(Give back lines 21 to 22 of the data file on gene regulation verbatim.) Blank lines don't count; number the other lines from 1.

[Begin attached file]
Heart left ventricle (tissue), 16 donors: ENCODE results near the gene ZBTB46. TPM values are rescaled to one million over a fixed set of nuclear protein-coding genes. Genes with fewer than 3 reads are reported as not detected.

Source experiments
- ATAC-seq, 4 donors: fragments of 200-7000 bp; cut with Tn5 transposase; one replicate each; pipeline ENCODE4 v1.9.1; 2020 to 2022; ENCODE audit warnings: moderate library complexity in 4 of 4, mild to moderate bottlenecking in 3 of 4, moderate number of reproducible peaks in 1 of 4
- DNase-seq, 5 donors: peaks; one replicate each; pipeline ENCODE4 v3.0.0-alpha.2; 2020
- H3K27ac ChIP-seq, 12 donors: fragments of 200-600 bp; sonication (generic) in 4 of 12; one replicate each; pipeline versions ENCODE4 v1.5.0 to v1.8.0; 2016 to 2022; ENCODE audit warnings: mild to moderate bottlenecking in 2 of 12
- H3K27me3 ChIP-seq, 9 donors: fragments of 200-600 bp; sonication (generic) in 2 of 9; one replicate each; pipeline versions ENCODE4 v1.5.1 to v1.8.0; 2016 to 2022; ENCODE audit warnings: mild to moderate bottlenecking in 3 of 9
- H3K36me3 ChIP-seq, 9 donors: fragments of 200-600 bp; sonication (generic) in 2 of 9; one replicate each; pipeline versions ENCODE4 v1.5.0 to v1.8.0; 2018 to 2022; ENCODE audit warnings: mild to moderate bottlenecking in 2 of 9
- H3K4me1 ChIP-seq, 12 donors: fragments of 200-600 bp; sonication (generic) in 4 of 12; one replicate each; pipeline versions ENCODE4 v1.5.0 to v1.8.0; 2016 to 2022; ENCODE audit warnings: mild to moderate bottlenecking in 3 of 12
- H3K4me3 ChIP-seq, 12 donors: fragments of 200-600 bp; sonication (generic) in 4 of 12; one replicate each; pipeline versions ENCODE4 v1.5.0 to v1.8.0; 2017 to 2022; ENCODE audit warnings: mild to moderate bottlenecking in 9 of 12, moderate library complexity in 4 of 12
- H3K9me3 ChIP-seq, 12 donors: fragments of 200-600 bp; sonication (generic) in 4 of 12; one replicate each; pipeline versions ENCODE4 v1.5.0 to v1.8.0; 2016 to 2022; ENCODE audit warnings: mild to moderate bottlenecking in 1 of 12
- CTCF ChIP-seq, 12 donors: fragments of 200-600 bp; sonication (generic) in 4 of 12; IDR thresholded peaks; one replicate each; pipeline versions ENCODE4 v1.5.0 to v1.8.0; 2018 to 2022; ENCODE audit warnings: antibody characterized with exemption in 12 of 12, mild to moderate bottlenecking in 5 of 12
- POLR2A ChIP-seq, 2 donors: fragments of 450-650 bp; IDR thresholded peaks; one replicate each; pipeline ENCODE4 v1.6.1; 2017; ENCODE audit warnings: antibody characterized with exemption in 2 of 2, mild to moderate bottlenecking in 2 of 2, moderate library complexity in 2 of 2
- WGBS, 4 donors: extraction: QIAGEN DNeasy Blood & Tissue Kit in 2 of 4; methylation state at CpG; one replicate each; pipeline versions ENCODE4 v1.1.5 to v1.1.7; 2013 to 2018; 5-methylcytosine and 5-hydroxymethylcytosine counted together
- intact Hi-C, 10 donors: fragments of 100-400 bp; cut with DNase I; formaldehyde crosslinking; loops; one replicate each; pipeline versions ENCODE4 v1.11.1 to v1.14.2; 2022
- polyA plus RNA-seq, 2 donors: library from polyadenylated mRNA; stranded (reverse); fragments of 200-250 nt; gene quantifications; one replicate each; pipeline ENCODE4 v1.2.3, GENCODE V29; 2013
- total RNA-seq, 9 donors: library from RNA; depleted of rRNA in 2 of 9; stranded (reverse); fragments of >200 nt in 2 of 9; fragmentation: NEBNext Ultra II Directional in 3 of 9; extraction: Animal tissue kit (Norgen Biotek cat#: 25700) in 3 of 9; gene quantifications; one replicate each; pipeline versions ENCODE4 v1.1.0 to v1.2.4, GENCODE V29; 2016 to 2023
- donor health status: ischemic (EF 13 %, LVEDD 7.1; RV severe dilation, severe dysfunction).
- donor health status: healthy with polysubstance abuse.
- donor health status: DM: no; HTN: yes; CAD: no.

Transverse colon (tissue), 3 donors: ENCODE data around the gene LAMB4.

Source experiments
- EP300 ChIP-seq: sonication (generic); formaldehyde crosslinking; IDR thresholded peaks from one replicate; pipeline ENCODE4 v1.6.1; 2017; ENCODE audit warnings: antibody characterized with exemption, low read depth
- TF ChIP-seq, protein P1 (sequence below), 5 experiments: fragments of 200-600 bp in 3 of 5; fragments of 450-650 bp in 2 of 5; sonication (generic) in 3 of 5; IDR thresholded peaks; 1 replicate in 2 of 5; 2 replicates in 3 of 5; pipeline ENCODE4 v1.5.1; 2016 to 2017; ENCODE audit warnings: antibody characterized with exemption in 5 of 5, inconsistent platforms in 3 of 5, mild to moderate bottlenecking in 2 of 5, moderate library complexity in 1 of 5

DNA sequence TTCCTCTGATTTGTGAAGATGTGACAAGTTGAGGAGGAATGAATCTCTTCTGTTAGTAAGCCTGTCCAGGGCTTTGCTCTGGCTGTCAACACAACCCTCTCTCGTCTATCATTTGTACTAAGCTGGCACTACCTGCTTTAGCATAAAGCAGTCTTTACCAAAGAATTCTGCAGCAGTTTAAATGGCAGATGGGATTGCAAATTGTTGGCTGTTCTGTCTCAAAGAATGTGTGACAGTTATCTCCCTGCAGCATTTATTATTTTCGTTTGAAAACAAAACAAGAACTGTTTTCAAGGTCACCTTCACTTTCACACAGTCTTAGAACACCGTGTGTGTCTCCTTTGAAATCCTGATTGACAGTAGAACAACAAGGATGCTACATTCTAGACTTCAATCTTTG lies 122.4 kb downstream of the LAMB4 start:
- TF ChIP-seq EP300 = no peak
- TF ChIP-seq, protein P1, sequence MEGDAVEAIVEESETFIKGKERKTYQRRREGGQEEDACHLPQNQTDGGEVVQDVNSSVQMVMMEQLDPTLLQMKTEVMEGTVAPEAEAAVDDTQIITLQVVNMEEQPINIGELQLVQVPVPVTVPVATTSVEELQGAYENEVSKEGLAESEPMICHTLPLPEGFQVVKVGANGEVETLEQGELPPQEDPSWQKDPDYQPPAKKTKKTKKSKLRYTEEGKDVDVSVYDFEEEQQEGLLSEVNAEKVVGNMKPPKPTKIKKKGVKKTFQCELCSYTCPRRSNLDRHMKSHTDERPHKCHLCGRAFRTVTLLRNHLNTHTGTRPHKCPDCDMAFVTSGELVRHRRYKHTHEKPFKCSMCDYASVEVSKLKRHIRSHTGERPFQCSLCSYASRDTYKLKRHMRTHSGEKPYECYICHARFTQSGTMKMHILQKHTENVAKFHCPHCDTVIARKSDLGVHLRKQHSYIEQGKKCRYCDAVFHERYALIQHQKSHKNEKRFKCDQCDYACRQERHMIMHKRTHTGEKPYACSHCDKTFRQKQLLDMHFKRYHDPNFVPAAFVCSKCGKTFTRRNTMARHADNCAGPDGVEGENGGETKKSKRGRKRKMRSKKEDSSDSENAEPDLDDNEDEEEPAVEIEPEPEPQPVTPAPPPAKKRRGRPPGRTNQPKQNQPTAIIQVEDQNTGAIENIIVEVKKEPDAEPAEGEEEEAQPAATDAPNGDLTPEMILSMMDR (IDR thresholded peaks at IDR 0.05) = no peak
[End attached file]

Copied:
Source experiments
- EP300 ChIP-seq: sonication (generic); formaldehyde crosslinking; IDR thresholded peaks from one replicate; pipeline ENCODE4 v1.6.1; 2017; ENCODE audit warnings: antibody characterized with exemption, low read depth